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How do those who race to win, think eat and train?

Allow me to preface this by saying, try not to be offended and use your common sense.

These are the lessons I have learned from someone whose goal was to be the best. Athletes of this calibre are rarely molly coddled by their coaches, and if your goal is just to have fun, much of what I have written may not apply to you.

1. An easy run isn’t necessarily an easy run.

Those days where you want to turn back after only fifteen steps from your front door? I’ve had more than I care to count in the past couple of months.

On one particular day, feeling puffed out, crabby and aching all over, I voiced my concerns to Holly.

“Surely an easy run isn’t supposed to feel like a tempo session?” I whinged.

“What’s your heart rate?” Came the reply.

“146”

“Are you injured?”

“Well, no.”

“Suck it up then, buttercup.”

I quickly learned that how you feel isn’t necessarily an indicator that you should slack off the session or slow down to a pace that makes you feel more comfortable (technically these are called ‘recovery runs’).

Easy runs should be set to a target pace and heart rate. If you’re meeting these criteria but just not ‘feeling it’, you may need to have a conversation with yourself. Yes, a certain amount of intuition has to come into play here. If you’re eating five hundred calories per day, attempting to run through an injury or you’ve jumped your weekly mileage up from twenty-five to one-hundred over the course of the last two months then of course, your body is probably trying to tell you something. But if your goal is to improve as a runner by increasing mileage, speed or both, then feeling tired achy and unmotivated is sometimes just par for the course.

2. If you don’t feel sick toward the end of a 5-10k time trial you’re not working hard enough.

Since reducing my Parkrun pb from 20:08 to 18:48 during our current isolation period, I’ve performed four 5k time trials. The one consistent factor in each of these efforts was the feeling that I was going to puke during the final kilometre.

I am assured by Holly that this is a good proxy for the level of exertion necessary to absolutely SMASH a new pb.

If you really want to know what you’re capable of over shorter distances, you must be willing and able to suffer.

You may be sensing a theme here…

3. In order to run faster, you need to run faster.

Yes, even if you want to be a better ultra-runner, you should include at least one quality speed session in your weekly training.

My personal experience with this is best told with a comparison of my performances at the ‘Giants Head Trail Marathon in 2017 and 2019 respectively.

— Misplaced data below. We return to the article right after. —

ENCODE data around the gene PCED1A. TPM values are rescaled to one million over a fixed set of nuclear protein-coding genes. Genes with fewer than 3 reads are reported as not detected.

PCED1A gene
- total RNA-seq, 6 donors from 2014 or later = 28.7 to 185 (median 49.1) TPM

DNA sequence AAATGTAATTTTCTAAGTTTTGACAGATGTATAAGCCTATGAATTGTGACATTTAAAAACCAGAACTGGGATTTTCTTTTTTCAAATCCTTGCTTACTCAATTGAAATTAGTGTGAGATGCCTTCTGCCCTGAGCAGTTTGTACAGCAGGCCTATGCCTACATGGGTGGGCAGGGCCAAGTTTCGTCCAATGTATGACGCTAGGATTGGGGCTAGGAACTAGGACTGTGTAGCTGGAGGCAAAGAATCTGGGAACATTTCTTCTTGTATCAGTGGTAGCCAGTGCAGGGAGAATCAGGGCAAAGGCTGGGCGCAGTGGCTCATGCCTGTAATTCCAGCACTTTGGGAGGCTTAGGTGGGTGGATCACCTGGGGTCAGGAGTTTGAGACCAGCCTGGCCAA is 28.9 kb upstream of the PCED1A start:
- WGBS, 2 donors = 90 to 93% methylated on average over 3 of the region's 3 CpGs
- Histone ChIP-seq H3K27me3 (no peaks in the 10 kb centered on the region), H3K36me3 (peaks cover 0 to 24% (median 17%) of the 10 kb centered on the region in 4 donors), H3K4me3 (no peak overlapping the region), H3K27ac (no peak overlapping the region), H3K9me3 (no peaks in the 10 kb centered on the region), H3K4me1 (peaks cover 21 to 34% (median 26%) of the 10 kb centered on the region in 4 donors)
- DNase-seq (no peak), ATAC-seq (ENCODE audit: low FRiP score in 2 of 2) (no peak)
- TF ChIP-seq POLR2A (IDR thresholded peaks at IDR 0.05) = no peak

I spent three years performing ludicrously long training runs. An average Wednesday morning trot would clock in around twenty-eight to thirty-one miles. In 2017, sandwiched somewhere between a fifty miler and an eighty-two miler, I ran Giants Head for the first time. I had at this point, never performed a quality ‘speed’ session. Out of just over five-hundred people, I came in at roughly four-hundred and fiftieth place.

In 2019 I decided to enter again. Determined to do better, I asked Holly for some advice. I’ll let you guess what the answer was…

After a few months of once-weekly speed work, we finally found ourselves approaching the start line of one of the most beautiful trail races the UK has to offer.

“What pace should I run? Should I start out slow? I panicked.

I realised after 8 weeks of running at very specific speeds, that I had no idea what kind of pace I should aim for during a technical trail marathon.

“It’s a race. That means you run as hard as you can.” Was Holly’s reply.

This was not the answer I had expected, but instantly showcased the difference in mindset between that of a competitive runner and a fun runner. I came from a world of ‘start slow’ and ‘walk the hills’. She came from a world of ‘you’re either first or last’.

Whilst I will never be a podium finisher at most races, I learned a valuable lesson on that day which was simply this; you’re capable of more than you think you are.

The gun went off and I pushed. I pushed from the first mile to the last, ending with a sprint finish in a race against two other guys.

Out of over five-hundred people, I came in thirteenth overall, weighing one-hundred kilos.

4. Bad food isn’t necessarily ‘bad food’

Prior- to and post-training fuelling are critical to get right, if you want to perform at your best.